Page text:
Styling your Shelves and Surfaces
Use These Tips to Demystify the Process of Styling Your Home "Shelfies"!
With all of a sudden so much time spent at home, our unfinished spaces now seem glaringly obvious. I've rearranged things a few times myself. While we know that there are way more important things to think about right now, there's also something to be said for feeling complete and content in your space.
If you've been contemplating a change, or need some ideas for the the shelves or surfaces around you, take a deep breath, grab a second cup of coffee (or glass of wine), and read on!
Step 1: Identify Your Home's Overall Theme
This theme doesn't have to be very detailed; more like a general idea of how you'd like it to look and feel. Some descriptors might be; Modern, Rustic, Elegant, Classical, Bright, Open, Cozy, Bohemian, Eclectic, Sparkly Natural, Neutral, Farmhouse, Colourful... you get the idea. My home's theme is natural, timeless and inviting.
When you're starting to gather (or narrow down) objects for your shelves or surfaces, think about your theme. Ask yourself if each object fits the vibe of your house, if it makes you happy or "sparks joy", or if it's properties alone (size, colour, weight, etc) make it a contender! I promise that when you keep your theme in mind, the decision making process is much easier. It lets you source with a purpose, instead of considering everything you see.
Step 2: Look for Balance
To me, balance is the most important part of styling. Once you start pulling objects to place, you should be looking for balance in materials, visual weight - can include value, size - and colour. I also think about balance in terms of shine and texture.
When I start a shelf, I first remove everything from it and start with the key pieces that have the most visual weight. Often that is a large vase or artwork. Dark colours have more visual weight than light ones. Things that are solid are "heavier" than wispy, airy pieces. In the image below, I started with the round mirror on the bottom left, and balanced it with the large white vase bottom right. Pro tip: larger items usually look best near the bottom of groupings. I tend to use glass a lot because it is versatile - while pieces may be large, they can be less bossy and weighty because of their transparency. They are a good filler and add subtle sparkle.
When balancing, I often like to think and place in diagonals. Once one item is placed, I look to balance across and diagonal from it with a similarly weighted item. Take a look above, and notice how the warm wood and terracotta colours are spread out and carry your eye all around the shelves. Which brings us to... colours!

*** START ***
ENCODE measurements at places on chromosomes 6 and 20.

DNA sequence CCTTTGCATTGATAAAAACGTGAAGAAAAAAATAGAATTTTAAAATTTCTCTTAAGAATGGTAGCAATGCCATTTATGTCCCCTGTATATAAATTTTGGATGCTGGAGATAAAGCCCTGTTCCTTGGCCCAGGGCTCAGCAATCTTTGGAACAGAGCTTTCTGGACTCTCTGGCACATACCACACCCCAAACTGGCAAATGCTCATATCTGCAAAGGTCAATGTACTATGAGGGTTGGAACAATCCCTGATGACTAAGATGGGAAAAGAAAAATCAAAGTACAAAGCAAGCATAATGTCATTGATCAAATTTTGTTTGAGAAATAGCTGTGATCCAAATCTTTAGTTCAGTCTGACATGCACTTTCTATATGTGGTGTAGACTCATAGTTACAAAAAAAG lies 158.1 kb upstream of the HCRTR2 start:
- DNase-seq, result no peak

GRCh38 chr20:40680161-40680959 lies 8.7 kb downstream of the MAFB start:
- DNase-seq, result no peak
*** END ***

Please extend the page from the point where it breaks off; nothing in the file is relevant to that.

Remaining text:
Step 3: Choosing a Colour Story
Just like choosing a theme, you also should have a loose colour scheme in mind. I went with a neutral scheme in the above photo. Yes, there are pops of warm tones, and of course greenery. But I consider all of these neutral, except maybe that bit of yellow that is quite bothering me now that I look at it more in the full picture. Ha!
If the shelves you are styling are a focal point in your space, then you can go bold! Think colour, large prints and contrast. If you have an open floor plan like mine, it's often better to use a neutral scheme, as your eye has a lot to take in already with all the spaces blending together.
Books are a great way to add in colour if you don't have a ton of pieces within a certain scheme but want to add more.They are great stacked horizontally in groups, or vertically. I often will use them as handy risers if I need height to balance other objects.
Step 4: Layering and Grouping
Placing some items in front of (or on top of ) other items creates depth and interest. It also keeps your grouping from looking boring or like a retail shelf!
Grouping items in 3's and sometimes 2's can be aesthetically pleasing.
Pro tip: If you have stacks of things on your shelf or in your vignette, they usually read as one item. Ie, a stack of books or plates, or a few mugs stacked in each other.
Step 5: Have Fun with It!
Make sure you include pieces with some personality! My great room shelves have a print with a regal looking Victorian ostrich (found on a trip to the Beach in Toronto with my bestie), an evil eye art piece, and a flower pot with a face on it. There are momentos from the past - a sculpture I bought my now-husband early in our relationship, a piece of driftwood that my late grandfather sanded and smoothed for me, and some favourite family photos. While there is absolutely nothing wrong with a quick trip to Homesense, I bet if you shop your house first, the majority could come together organically that way.
Don't be afraid to steal or swap out items from other rooms. You'd be surprised what the kitchen can offer up in terms of decor! Cake stands, candy dishes, chargers, vintage flatware or serving pieces make fabulous decor. So can rustic cutting boards, bowls and glassware. Old passed-down silver can add character and a bit of old world charm. I especially love using antique finds like cameras, canisters and books to tell your personal story.
While we must stay home (if we are able to), some days are definitely more productive than others! When you do have one of those creative, motivated days or evenings, why not give your space a little facelift in order to raise your sprits!?
I hope this post helps give you the courage to start shopping your home and playing around with ways to make your home the best it's been!
Thanks for reading,
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